- Admit the difference between what you know and what you don’t. Teach what you know and learn what you don’t. Cooperative learning is good too, when you recognize none of you have full knowledge of a subject.
- Moderation in all things including moderation itself.
- ”A good friend who points out mistakes and imperfections and rebukes evil is to be respected as if he reveals a secret of hidden treasure.” — Buddha
- Be open to having flaws (we all do), and thank people who accurately point out your flaws
- The way you give a criticism should be done with humble compassion and out of kindness to help the other person
- “Anybody can become angry — that is easy, but to be angry with the right person and to the right degree and at the right time and for the right purpose, and in the right way — that is not within everybody’s power and is not easy.” -Aristotle
- Show anger with compassion — use it as a tool to explain that something was important to you and how important it was, rather than as a tool to lash out or cause harm/damage.
- If you make a mistake, apologize and own up to your mistake. Good people will respect you more for this, not less. Those who blame you or try to make you feel worse for it are not worthy of your time, and you should distance yourself from them if possible.
- If someone else makes a mistake, point it out politely and privately but firmly. Give them a chance to admit and own their mistake.
- If you violate someone’s trust, make the effort to restore it.
- Be aware of your inner thoughts and cultivate thoughts that further the rules above.
- Life’s purpose is up to you — define your own life’s purpose, make it one that will contribute to the world in a positive way, and strive to achieve it.
- Admit the difference between what you know and what you don’t, and what you’re good at and what you’re not. Teach what you know and learn what you don’t. Do what you’re good at and let others do what they’re good at. Cooperative learning is good too, when you recognize none of you have full knowledge of a subject. The best results come from a balanced team.
- What other ideas do you have that I should add here?
- We are here to influence the world with our free will, and we should do so in the interest of doing the most good possible and allowing the least amount of evil to continue to persist.
- When discussing ideas with other people, I have come across two sets of ideas I think are of great value.
- The guiding light / north star of conversation/debate: “let your aim be to come at truth, not to conquer your opponent. So you never shall be at a loss in losing the argument, and gaining a new discovery.” Credit: Arthur Martine counseled this in his magnificent 1866 guide to the art of conversation
- How to execute on debate/discussion: Follow these four simple to understand but hard to execute on in the heat of debate rules: (giving credit where its due, these come from here: https://www.brainpickings.org/2014/03/28/daniel-dennett-rapoport-rules-criticism/)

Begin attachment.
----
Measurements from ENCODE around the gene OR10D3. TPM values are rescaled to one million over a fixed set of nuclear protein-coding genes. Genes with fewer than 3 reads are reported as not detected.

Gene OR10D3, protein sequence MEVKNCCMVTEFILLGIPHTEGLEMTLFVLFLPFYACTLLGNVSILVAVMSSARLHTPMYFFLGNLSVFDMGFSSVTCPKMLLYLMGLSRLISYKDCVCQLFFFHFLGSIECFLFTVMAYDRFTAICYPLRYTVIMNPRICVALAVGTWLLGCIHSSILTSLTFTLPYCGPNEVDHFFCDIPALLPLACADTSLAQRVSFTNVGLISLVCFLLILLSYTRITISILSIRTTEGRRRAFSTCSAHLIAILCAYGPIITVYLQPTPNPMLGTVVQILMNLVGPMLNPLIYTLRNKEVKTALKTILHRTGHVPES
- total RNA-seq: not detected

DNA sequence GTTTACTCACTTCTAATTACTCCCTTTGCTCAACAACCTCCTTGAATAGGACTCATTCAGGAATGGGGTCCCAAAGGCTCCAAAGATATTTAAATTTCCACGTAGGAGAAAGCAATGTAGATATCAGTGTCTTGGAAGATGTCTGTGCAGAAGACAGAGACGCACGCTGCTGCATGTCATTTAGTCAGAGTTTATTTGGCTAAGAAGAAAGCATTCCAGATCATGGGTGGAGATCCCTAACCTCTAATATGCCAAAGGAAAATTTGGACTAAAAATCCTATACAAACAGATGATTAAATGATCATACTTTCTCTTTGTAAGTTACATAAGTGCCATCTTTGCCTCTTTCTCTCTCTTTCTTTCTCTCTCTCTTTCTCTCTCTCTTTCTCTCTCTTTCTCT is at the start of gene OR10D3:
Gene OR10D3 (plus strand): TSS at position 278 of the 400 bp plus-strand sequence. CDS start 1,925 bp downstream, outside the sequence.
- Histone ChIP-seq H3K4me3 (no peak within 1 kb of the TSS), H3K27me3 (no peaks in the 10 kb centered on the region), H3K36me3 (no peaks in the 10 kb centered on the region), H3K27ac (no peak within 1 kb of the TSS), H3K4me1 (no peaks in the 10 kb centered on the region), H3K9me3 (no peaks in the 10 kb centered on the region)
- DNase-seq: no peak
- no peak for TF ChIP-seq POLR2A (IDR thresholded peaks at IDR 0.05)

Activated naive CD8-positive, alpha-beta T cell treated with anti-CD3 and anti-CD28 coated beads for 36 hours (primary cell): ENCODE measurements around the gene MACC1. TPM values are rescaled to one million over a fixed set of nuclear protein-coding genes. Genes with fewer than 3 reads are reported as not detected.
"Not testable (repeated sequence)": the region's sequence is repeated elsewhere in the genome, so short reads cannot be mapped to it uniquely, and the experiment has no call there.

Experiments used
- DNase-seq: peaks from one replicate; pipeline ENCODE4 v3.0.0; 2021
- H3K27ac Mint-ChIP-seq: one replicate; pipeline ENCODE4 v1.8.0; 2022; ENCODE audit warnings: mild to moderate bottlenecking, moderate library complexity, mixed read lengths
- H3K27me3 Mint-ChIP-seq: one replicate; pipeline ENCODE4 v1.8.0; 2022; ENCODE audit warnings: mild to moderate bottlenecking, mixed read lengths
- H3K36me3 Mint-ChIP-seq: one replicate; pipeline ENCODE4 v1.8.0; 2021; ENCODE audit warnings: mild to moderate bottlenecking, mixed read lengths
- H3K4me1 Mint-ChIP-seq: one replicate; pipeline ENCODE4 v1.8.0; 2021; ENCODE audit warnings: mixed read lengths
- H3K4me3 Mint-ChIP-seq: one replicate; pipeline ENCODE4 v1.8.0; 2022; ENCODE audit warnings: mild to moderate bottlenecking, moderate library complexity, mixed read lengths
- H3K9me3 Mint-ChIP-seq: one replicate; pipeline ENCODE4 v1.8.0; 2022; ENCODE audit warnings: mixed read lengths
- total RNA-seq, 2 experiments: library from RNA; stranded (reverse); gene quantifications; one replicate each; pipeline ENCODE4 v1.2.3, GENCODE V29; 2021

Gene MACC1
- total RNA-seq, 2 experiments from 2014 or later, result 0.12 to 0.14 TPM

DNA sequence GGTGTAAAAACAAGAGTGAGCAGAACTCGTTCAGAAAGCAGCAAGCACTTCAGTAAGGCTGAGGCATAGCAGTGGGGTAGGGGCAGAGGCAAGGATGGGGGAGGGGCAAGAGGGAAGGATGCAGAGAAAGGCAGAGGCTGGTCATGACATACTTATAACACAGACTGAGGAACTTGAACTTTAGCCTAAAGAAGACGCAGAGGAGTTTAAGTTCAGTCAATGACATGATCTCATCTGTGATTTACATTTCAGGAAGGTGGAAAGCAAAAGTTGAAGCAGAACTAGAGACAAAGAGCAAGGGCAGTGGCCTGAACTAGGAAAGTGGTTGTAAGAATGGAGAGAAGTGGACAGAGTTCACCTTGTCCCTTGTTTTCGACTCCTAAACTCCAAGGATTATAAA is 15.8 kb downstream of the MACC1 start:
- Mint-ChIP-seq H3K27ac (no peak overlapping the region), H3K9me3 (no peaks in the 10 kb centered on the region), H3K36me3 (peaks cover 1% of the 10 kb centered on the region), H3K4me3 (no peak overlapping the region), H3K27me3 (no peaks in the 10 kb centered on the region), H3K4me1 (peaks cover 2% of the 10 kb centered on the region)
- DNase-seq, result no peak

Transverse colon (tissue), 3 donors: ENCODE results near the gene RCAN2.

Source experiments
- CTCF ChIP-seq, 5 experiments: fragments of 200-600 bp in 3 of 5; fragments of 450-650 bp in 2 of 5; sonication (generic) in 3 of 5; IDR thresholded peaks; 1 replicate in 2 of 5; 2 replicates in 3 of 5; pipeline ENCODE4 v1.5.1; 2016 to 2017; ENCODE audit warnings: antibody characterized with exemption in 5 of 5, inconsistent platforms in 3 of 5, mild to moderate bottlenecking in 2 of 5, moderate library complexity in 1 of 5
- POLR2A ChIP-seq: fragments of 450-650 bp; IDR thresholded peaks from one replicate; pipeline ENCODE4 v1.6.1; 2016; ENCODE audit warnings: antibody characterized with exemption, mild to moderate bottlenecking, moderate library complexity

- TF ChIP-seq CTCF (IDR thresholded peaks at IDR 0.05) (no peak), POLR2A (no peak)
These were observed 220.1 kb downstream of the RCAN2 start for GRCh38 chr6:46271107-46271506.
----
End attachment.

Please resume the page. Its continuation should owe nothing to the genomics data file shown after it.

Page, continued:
- One) You should attempt to re-express your target’s position so clearly, vividly, and fairly that your target says, “Thanks, I wish I’d thought of putting it that way.”
- Two) You should list any points of agreement (especially if they are not matters of general or widespread agreement).
- Three) You should mention anything you have learned from your target.
- Four) Only then are you permitted to say so much as a word of rebuttal or criticism
When you are given a choice of multiple options:
A. One of which causes harm (emotional or psychological) in a significant way, but improves your own situation financially/emotionally/etc.
B. Another of which still allows you to live the life you want to live but does not cause harm
Choosing option A is evil.
You should always try to avoid evil, first and foremost. After that spend your effort to do good.
We’re talking about good and evil — Are good and evil universal?
I do fundamentally believe there is a set of universal morals that are right and that we should strive for… however…
I don’t think any one person should be the one to dictate what those morals are (including me). And I don’t think we should take tradition or scriptures, or anything else as the mandate of what those morals are — they should be tools to educate us, which is why the first rule of my life philosophy says that we should come to the conclusion of what the right universal morals are based on learning about morals that are out there and deciding which ones are right for us. We should strive to achieve universal morals that help our individual as well as the greater good… but we should be slow to judge others because they have come to different conclusions, rather help them understand why we believe what we believe and strive to understand why they believe what they believe and see if by teaching and learning from each other we can better codify and follow the universal morals we’re striving to achieve.
I personally believe that some higher power (god, if you prefer) does set what these universal morals are that we are striving so hard to understand and follow, but I don’t think that should be a necessary belief for understanding that there are universal morals that we should strive for, and that we should accept each person’s journey towards finding and following those universal morals as their own. To be honest, even if you don’t believe in universal morals, I still think this paper will help you determine what you will consider subjective morals that will help you live “the good” life. Try reading with an open mind and see if you get value from what follows.